Mission: The national capital radio & television museum collects, preserves, and interprets artifacts, programming, and publications to educate the public about the development and impact of electronic media.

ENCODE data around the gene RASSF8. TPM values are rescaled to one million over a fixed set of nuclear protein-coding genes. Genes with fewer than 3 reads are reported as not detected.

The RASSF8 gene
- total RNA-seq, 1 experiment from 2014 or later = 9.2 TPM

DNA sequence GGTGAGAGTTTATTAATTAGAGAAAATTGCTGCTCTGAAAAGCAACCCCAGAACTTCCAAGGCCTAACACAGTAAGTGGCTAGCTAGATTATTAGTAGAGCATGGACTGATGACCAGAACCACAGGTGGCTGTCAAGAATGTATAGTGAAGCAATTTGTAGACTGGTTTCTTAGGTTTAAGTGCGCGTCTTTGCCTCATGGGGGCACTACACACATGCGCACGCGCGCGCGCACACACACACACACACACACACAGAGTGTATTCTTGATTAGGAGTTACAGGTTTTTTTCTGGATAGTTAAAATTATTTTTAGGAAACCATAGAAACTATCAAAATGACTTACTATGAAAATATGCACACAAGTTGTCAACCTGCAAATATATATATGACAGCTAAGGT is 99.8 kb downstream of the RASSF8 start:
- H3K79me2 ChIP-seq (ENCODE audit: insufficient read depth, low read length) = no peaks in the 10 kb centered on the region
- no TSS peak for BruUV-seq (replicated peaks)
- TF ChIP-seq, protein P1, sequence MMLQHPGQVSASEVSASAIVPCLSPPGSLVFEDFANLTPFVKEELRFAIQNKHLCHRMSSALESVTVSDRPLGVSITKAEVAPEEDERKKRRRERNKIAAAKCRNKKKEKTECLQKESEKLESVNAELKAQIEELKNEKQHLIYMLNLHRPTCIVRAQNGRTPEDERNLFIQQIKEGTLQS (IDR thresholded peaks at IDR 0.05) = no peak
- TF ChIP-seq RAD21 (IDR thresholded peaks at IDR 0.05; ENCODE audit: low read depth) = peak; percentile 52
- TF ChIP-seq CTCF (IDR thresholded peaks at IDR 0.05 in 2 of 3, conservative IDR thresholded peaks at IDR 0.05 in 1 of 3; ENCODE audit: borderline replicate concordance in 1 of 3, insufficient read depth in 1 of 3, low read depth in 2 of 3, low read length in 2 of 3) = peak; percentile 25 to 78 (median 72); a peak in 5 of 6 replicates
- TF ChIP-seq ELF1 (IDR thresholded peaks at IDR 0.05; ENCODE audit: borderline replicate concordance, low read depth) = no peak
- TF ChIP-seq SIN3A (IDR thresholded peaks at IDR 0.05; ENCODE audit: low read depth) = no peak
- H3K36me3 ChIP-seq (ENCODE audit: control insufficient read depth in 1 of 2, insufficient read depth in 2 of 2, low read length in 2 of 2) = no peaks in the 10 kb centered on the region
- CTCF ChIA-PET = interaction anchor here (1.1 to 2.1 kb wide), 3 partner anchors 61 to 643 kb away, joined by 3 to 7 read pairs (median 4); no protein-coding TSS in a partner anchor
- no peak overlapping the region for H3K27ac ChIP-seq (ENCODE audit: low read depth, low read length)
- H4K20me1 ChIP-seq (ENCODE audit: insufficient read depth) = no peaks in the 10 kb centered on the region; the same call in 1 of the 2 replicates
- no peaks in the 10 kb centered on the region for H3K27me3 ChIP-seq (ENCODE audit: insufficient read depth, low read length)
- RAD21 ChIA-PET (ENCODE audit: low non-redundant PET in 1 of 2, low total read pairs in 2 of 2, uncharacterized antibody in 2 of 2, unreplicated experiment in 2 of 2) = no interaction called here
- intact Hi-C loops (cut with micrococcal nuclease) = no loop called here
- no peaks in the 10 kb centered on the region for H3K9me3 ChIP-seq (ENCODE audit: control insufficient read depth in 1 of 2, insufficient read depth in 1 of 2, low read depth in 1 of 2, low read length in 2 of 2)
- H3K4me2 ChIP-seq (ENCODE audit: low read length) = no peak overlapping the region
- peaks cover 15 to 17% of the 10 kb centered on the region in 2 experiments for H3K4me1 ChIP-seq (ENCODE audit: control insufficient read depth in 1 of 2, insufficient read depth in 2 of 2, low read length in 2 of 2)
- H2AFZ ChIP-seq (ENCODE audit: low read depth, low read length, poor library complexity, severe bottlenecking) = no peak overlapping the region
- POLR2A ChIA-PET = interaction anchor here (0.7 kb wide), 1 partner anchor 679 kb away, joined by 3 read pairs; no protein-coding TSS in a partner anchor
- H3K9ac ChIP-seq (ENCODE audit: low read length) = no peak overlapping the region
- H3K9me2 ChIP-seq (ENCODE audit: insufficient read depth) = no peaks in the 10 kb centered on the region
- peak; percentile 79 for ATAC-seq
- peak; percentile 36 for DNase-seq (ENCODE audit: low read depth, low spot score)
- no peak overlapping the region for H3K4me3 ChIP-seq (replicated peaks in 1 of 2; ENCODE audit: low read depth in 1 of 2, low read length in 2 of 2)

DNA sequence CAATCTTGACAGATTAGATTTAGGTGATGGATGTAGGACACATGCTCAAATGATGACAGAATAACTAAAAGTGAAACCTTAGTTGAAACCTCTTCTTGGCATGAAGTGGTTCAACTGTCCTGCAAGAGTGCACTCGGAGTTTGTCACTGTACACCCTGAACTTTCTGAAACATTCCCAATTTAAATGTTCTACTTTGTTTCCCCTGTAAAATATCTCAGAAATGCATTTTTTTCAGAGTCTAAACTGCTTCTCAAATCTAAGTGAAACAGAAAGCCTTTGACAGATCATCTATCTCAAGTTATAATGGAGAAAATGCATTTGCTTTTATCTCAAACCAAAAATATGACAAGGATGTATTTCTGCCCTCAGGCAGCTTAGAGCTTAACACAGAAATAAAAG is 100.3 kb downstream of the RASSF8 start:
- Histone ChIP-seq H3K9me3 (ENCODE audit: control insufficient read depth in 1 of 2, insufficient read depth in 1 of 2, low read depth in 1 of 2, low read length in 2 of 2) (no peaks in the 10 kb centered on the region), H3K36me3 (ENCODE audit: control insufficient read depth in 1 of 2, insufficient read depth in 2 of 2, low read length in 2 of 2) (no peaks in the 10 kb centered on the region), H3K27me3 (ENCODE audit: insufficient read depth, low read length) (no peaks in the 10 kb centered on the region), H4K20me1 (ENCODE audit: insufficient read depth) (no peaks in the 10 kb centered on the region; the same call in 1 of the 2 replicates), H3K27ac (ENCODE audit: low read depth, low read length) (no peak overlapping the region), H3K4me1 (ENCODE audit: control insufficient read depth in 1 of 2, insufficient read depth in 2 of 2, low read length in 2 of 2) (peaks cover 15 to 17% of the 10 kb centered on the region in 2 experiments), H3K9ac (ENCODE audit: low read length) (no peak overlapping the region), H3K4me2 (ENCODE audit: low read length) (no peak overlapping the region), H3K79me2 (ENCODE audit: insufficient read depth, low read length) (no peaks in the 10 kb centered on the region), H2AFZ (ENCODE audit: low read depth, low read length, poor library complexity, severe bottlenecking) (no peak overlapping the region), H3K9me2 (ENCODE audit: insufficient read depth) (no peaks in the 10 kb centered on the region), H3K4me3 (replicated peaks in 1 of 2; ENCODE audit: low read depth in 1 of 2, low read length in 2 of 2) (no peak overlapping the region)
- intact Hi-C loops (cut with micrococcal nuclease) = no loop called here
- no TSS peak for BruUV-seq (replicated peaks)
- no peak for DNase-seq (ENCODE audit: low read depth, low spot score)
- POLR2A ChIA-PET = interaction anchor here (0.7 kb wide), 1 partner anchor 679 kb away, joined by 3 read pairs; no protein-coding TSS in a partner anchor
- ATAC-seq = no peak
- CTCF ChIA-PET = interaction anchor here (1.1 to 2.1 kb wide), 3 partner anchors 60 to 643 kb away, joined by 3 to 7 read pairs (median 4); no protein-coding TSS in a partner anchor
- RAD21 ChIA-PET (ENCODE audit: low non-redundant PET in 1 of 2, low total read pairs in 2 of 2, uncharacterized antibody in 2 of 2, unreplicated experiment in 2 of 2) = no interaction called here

Programs: Programs the national capital radio & television museum, located in bowie, maryland, has a broad range of programs appealing to the entire community. The museum is open to the public fridays from 10 am to 5 pm and saturday/sunday from 1 pm to 5 pm. It also is open for tours on other weekdays by appointment. Donations are requested. Amateur radio club: the museum recently received fcc approval to operate an amateur radio club at the museum with the call k3rtv. The museum has programs available to school groups and participates in the bsa jamboree on the air each fall. Lectures: the museum, in partnership with the bowie branch, prince georges county memorial library system, offers lectures on the cultural history of broadcasting. Recent topics include the titanic disaster, the associated press, 1940s show vox pop, fibber mcgee and molly, and women in radio. In acknowledgement of the 50th anniversary of the cuban missile crisis, the museum is presenting a panel at the library with speakers from bowie state university (a hbcu) and the national security agency. On-site k-6 education program: the museum has a fee-based program for children in kindergarten through sixth grade and their families and adult caregivers. The program's goals are to provide an introduction to the science and technology of radio and television. Participants in the hour long program will engage in active learning facilitated by inquiry-based teaching, hands-on opportunities, and engagement with cultural artifacts. Screenings: the museum screens classic television programs from the 1950s and 1960s every friday, saturday, and sunday at 2:00 p. M. The schedule is available online at ncrtv. Org. Tours: the ncrtv offers guided tours of the exhibits to the general public during opening hours and to groups by appointment. Docent-led tours address radio and television technology, the chronology of its development and advancement, the cultural history of broadcasting, and the scientific principles behind broadcasting and receiving. The volunteer corps consists of about 15 individuals of varying backgrounds who share a love of broadcast technology and history. Donations are requested for group tours. Tube radio repair classes: this limited space, 3-hour per week, 10-week hands-on program is intended for people who wish to learn how to restore vacuum tube radios to working condition. In addition to theoretical classwork, students learn by doing, with each student provided with a radio to restore. Students learn about radio operation and troubleshooting, including tubes, capacitors, transformers, speakers, soldering techniques, etc. Tube radio repair the museum has a cadre of volunteers who repair tube radios for members: members pay for parts and make a donation to the museum commensurate with the amount of time spent on the repair. The national capital radio & television museum collects, preserves, and interprets artifacts, programming, and publications to educate the public about the development and impact of electronic media. For more information, please contact the museum staff at (301) 390-1020 or info@ncrtv. Org.